$ vi conf/neo4j-server.properties

And add the following lines:

#Enable Framework
org.neo4j.server.thirdparty_jaxrs_classes=com.graphaware.server=/graphaware
com.graphaware.runtime.enabled=true

#ES becomes the module ID:
com.graphaware.module.ES.1=com.graphaware.module.es.ElasticSearchModuleBootstrapper

#URI of Elasticsearch
com.graphaware.module.ES.uri=localhost

#Port of Elasticsearch
com.graphaware.module.ES.port=9200

#optional, Elasticsearch index name, default is neo4j-index
com.graphaware.module.ES.index=neo4j-index

#optional, node property key of a propery that is used as unique identifier of the node. Must be the same as com.graphaware.module.UIDM.uuidProperty, defaults to uuid
com.graphaware.module.ES.keyProperty=objectId

#optional, size of the in-memory queue that queues up operations to be synchronised to Elasticsearch, defaults to 10000
com.graphaware.module.ES.queueSize=100

Now Neo4j is ready and can be started

$ ./bin/neo4j start

Check the logs to see if everything is ok. The logs should contain lines such as the following:

$ tail -n1000 -f data/log/console.log

2016-04-05 23:48:08.306+0200 INFO  Successfully started database
2016-04-05 23:48:08.446+0200 INFO  Starting HTTP on port 7474 (4 threads available)
2016-04-05 23:48:09.239+0200 INFO  Enabling HTTPS on port 7473
2016-04-05 23:48:09.357+0200 INFO  Loaded server plugin "SpatialPlugin"
2016-04-05 23:48:09.367+0200 INFO    GraphDatabaseService.addSimplePointLayer: add a new layer specialized at storing simple point location data
2016-04-05 23:48:09.367+0200 INFO    GraphDatabaseService.addNodesToLayer: adds many geometry nodes (about 10k-50k) to a layer, as long as the nodes contain the geometry information appropriate to this layer.
2016-04-05 23:48:09.367+0200 INFO    GraphDatabaseService.findClosestGeometries: search a layer for the closest geometries and return them.
2016-04-05 23:48:09.367+0200 INFO    GraphDatabaseService.addGeometryWKTToLayer: add a geometry specified in WKT format to a layer, encoding in the specified layers encoding schemea.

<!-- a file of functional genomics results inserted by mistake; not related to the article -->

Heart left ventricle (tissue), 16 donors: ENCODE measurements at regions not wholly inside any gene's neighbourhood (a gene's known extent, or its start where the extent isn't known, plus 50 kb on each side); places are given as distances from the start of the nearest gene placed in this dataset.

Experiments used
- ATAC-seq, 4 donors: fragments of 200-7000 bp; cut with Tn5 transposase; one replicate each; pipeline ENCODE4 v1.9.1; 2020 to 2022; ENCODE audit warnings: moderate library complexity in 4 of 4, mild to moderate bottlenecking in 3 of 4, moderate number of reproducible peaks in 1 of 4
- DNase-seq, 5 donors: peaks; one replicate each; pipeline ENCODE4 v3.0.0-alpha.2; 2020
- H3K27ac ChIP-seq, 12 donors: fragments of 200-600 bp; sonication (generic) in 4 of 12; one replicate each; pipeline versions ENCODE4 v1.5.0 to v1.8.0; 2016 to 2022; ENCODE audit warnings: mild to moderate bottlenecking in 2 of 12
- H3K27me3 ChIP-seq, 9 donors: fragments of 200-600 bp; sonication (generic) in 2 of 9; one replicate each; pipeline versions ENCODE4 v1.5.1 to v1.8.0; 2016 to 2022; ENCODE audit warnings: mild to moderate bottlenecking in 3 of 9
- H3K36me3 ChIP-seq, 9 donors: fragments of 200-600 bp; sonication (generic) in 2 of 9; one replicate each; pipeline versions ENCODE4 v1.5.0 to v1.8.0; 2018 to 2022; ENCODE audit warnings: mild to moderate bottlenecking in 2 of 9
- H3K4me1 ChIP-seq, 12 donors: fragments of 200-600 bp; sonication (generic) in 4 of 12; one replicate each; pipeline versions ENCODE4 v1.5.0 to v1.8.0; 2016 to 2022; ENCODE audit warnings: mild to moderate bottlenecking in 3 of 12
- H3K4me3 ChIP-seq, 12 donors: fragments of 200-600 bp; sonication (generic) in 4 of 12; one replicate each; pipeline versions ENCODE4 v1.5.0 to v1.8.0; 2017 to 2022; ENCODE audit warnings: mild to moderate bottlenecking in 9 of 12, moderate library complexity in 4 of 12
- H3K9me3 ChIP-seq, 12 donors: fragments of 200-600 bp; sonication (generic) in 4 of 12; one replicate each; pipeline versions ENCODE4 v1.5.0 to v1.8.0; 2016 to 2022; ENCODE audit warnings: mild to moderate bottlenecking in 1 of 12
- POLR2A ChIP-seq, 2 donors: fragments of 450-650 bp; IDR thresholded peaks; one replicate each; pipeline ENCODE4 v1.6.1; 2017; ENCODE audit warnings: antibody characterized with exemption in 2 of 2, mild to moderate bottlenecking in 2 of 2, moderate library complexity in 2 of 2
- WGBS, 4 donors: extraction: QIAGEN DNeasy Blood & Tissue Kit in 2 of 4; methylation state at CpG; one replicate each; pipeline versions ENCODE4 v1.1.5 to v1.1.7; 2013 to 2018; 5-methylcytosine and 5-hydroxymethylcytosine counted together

2016-04-05 23:48:09.367+0200 INFO    GraphDatabaseService.addEditableLayer: add a new layer specialized at storing generic geometry data in WKB
2016-04-05 23:48:09.367+0200 INFO    GraphDatabaseService.findGeometriesWithinDistance: search a layer for geometries within a distance of a point. To achieve more complex CQL searches, pre-define the dynamic layer with addCQLDynamicLayer.
2016-04-05 23:48:09.368+0200 INFO    GraphDatabaseService.addCQLDynamicLayer: add a new dynamic layer exposing a filtered view of an existing layer
2016-04-05 23:48:09.368+0200 INFO    GraphDatabaseService.addNodeToLayer: add a geometry node to a layer, as long as the node contains the geometry information appropriate to this layer.
2016-04-05 23:48:09.368+0200 INFO    GraphDatabaseService.getLayer: find an existing layer
2016-04-05 23:48:09.368+0200 INFO    GraphDatabaseService.findGeometriesInBBox: search a layer for geometries in a bounding box. To achieve more complex CQL searches, pre-define the dynamic layer with addCQLDynamicLayer.
2016-04-05 23:48:09.368+0200 INFO    GraphDatabaseService.updateGeometryFromWKT: update an existing geometry specified in WKT format. The layer must already contain the record.